Old 5th February 2016
  #24
Quote:
Originally Posted by D.perez View Post
The Apollo twin is truly a great analog interface. If I'm using anything other than a tube mic, my vocals sound very harsh, dry, and grainy. (That's from a c314) . I bought a rode nkt(tube mic). The difference to me is anything but subtle. I found the missing link. (tubes) My point is... use a tube mic with the Apollo. Also, IMO the unison plugins ,to me, just add volume/gain to the mic & a slight tonal charachter . No true warmth or smoothness. There's no way to emulate a true tube sound. Like I said, to me, the plugins just seem to add gain. With that being said, I'm looking to purchase a 6176. Seeing what a difference a tube mic has made , Id like to hear what the c314 sounds like going through a top tube pre and overall just having the options between two types of pre's.
I too went on a mic hunt for what is best for my voice. I haven't tried tubes since I was concerned about them being too dark with my LA610.

But when I put my mics through the Apollo's 1073 in Unison that made the difference. It was the 1073 that did what I was looking for in a microphone.

As for my mics, I started testing combinations and found that the TLM103 and Bluebird complement each other. Which is very strange. I like the Highs on the bluebird vs the TLM and the Mids on the TLM vs the bird plus I can get any proximity by moving in on the TLM if I want more bottom.

But what both lack, the Neve smooths over. If a real neve/clone is better, I have no doubt, but the software is a 10+ step compared to the 610's and the LA610 hardware.

So instead of comparing software to it's counterpart for hobbyists, try comparing software clone of high end verses mid-range hardware. THAT is where these plugins shine and show their value.
Old 5th February 2016
  #25
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Fleaman's Avatar
 

Quote:
Originally Posted by kangking View Post
...and the Heritage 1073 (which supposedly isn't even as good as the 1073lb)
I think it's actually the opposite of that....
Old 6th February 2016
  #26
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Here is what I see as the bottom line, we are finally in the days where the variance in sonics between hardware and software are very close to, if not equal to hardware.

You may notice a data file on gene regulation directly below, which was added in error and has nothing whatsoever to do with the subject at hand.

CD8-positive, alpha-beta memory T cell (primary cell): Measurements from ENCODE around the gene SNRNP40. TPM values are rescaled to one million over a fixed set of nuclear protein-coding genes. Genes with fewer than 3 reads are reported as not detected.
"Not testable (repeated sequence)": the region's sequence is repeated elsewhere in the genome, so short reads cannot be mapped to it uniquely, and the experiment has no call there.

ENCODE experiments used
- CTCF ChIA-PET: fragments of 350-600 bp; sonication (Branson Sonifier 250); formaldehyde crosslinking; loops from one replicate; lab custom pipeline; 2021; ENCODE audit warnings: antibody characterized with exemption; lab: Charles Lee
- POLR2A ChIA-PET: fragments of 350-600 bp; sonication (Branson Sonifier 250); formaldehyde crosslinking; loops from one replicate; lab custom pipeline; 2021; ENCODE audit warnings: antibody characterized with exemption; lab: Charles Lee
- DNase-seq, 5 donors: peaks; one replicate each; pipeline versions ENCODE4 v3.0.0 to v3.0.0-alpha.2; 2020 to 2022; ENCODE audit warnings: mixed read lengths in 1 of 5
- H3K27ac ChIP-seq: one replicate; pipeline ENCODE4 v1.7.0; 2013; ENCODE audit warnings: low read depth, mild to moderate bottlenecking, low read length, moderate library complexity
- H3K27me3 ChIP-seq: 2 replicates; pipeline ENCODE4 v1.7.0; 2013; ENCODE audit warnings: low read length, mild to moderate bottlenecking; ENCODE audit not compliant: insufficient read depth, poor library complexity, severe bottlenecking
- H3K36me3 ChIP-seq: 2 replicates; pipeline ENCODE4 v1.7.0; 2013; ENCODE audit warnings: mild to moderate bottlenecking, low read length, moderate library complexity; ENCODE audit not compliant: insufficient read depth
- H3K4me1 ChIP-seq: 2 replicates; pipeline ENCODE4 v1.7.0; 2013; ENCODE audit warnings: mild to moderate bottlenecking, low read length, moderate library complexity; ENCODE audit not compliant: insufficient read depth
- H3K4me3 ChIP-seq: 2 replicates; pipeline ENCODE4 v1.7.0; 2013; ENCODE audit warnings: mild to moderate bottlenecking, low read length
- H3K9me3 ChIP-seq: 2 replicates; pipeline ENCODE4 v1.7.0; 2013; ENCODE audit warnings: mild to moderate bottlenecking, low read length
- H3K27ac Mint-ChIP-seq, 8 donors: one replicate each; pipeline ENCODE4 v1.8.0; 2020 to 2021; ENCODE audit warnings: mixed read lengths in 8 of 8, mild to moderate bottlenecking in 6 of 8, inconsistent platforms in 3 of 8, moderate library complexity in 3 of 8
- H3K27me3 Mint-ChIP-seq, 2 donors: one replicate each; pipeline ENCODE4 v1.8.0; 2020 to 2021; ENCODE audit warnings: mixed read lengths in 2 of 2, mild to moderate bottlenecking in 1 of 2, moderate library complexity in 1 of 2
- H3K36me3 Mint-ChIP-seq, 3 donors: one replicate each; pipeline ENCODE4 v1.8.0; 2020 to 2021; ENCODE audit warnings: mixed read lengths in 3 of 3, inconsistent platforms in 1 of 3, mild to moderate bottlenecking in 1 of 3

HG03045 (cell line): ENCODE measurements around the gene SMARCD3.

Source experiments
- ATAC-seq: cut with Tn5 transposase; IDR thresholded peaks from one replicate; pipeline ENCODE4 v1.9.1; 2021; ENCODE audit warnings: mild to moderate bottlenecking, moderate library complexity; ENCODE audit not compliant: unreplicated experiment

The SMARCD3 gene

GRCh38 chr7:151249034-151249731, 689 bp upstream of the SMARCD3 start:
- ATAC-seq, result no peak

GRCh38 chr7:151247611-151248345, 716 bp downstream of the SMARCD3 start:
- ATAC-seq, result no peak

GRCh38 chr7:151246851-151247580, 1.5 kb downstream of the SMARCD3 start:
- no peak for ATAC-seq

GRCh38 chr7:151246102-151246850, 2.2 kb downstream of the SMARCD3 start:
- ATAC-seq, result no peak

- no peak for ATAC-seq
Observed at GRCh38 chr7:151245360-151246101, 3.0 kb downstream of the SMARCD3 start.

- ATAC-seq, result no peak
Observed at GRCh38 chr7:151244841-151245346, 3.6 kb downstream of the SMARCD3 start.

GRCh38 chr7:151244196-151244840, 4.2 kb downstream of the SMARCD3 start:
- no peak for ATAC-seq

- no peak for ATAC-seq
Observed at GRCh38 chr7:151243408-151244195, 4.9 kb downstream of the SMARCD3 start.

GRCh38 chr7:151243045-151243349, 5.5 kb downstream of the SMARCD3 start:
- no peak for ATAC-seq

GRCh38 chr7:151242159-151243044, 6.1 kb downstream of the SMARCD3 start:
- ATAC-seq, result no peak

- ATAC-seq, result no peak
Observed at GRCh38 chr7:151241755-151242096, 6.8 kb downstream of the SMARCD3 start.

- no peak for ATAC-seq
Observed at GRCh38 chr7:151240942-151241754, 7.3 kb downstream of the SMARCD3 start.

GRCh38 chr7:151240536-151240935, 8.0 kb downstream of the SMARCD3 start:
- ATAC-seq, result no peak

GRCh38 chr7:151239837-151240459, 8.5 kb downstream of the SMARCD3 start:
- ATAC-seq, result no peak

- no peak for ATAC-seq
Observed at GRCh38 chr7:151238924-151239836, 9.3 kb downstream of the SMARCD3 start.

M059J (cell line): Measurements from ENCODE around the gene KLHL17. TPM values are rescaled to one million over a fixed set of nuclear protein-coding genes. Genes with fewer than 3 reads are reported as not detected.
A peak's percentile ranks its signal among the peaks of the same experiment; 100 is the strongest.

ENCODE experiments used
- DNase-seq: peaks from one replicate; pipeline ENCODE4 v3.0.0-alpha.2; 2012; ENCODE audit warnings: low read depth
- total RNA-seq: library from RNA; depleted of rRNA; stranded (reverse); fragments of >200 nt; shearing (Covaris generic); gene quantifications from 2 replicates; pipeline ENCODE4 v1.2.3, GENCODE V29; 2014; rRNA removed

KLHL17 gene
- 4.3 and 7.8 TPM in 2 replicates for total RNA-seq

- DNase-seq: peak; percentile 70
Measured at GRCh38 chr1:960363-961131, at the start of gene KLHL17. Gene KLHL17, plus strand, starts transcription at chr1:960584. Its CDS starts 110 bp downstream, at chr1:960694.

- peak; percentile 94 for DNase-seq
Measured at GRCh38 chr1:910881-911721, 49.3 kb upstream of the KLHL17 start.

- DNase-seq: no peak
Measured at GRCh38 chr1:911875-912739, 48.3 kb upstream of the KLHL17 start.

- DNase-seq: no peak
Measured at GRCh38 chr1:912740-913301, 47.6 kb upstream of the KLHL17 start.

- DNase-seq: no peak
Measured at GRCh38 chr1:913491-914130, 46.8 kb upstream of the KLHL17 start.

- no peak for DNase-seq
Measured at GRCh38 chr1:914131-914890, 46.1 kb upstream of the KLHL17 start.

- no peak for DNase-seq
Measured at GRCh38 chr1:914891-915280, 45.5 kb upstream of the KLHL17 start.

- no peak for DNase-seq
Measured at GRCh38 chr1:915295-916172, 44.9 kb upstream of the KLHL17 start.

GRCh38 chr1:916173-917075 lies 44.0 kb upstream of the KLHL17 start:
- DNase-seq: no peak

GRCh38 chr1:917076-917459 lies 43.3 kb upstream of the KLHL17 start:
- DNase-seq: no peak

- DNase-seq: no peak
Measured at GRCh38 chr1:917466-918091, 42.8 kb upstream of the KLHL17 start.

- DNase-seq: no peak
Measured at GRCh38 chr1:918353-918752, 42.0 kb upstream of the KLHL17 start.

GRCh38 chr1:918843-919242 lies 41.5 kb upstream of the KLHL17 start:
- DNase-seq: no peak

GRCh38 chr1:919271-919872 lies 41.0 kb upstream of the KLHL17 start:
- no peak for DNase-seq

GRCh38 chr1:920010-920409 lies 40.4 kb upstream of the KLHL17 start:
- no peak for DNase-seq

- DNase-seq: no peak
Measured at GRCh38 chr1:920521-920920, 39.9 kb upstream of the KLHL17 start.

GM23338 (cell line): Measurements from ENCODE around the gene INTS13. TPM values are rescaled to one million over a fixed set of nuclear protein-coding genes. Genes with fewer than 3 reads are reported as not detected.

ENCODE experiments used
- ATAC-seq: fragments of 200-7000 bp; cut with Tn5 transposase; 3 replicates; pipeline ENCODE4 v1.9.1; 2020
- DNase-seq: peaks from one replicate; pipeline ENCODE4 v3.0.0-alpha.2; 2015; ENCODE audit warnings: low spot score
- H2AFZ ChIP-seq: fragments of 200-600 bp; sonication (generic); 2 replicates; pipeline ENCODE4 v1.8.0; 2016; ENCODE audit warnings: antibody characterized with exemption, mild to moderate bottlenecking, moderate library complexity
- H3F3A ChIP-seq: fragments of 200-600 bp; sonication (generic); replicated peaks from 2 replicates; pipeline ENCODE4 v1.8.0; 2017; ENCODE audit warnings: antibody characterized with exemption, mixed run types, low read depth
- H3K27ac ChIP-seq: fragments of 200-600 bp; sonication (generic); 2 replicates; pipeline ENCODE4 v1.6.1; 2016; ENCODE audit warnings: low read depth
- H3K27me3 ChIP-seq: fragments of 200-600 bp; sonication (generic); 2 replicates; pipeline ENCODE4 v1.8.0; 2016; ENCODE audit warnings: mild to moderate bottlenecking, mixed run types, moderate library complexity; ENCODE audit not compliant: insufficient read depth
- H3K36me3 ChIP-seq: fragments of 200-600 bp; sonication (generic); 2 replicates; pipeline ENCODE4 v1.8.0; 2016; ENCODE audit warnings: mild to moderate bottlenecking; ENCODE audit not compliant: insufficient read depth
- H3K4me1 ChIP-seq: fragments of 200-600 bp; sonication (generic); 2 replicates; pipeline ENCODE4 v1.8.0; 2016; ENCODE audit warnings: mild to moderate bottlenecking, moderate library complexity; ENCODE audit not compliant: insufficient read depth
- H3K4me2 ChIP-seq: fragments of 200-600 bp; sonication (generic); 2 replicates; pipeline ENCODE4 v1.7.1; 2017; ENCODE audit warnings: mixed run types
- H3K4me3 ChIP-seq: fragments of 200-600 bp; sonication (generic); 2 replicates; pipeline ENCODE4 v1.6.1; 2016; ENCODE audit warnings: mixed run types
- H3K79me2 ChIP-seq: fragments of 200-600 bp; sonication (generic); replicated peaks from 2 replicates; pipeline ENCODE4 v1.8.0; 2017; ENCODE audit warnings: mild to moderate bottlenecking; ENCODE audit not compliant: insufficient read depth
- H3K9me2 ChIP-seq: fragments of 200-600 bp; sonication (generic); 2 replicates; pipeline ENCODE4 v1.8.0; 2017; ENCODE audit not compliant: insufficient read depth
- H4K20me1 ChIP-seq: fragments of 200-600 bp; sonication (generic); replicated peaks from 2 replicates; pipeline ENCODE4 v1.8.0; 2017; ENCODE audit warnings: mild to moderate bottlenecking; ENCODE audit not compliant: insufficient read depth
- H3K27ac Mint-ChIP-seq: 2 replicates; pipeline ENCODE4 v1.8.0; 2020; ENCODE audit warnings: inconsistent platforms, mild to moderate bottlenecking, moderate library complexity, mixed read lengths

This is a very good thing for this passion of ours and I am as excited for the future as I've ever been!!!!

In the not so distant future we will no longer see attempts to duplicate existing hardware but rather create interesting software based tone modifiers that are not based on recreating previous units that will provide compelling reasons to buy the next great plugin!!!

Waves is trying it, but UA/Slate will likely truly develop it! Slate has already done it with their most recent eq plugin.
Old 6th February 2016
  #27
Quote:
Originally Posted by Fleaman View Post
I think it's actually the opposite of that....
I'd like that to be true, but i highly doubt that. I'd like to see a shootout between these 2 preamps!
Old 6th February 2016
  #28
Anyway to the op. Posting the files will definitely help us all. (And dont cheat either to try to justify your interface) lol
Old 7th February 2016
  #29
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Fleaman's Avatar
 

Quote:
Originally Posted by kangking View Post
I'd like that to be true, but i highly doubt that. I'd like to see a shootout between these 2 preamps!
Here you go> Neve 1073LB or Heritage Audio 73JR?

The consensus in that thread was the opposite of what you mentioned.

YMMV
Old 7th February 2016
  #30
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Fleaman's Avatar
 

Quote:
Originally Posted by kangking View Post
I've heard shootouts between the Unison 1073 and the Heritage 1073 (which supposedly isn't even as good as the 1073lb)

UAD 1073 Unison/Heritage Audio 1073(sound files)
Just wanted to make some comments on this test.
Not taking sides or declaring winners, only wanted to point out some things>>>

> This was not the same take. 2 separate performances and all that entails. Including proximity effect, etc.
> It appears he set the gains to be identical by number only, not by ear. It's possible the UAD 1073 might of not been driven as hard as the Heritage.
> UAD didn't model the Heritage. All the clones, including Neve reissues, all sound different. In the link I posted previously there was preference for the Heritage over the Neve reissue. So there's that.
> Was not a blind test. So way more bias is involved of course.
> The UAD 1073 EQ was not engaged. This affects the sound quite a bit actually, just engaging the EQ even if controls are flat. The audio goes through the EQ circuit, inductors and all. This is a common 'trick' if you will on the hardware 1073's. UAD has modeled this into their plug I believe. His Heritage appeared to be a non-EQ version, hence his reasoning to not engage the UAD EQ circuit. But it's possible Heritage might of designed/tuned their pre to somewhat make up for the lack of the EQ 'circuit', I dunno. Just thinking out loud.

That being said, I'd like to see a stacked multitracked shootout, say UAD 1073 vs Neve reissue, gains/saturations matched as best by ear, say 10+ trks at least, no eq, no processing at all, same performance with a mic splitter box.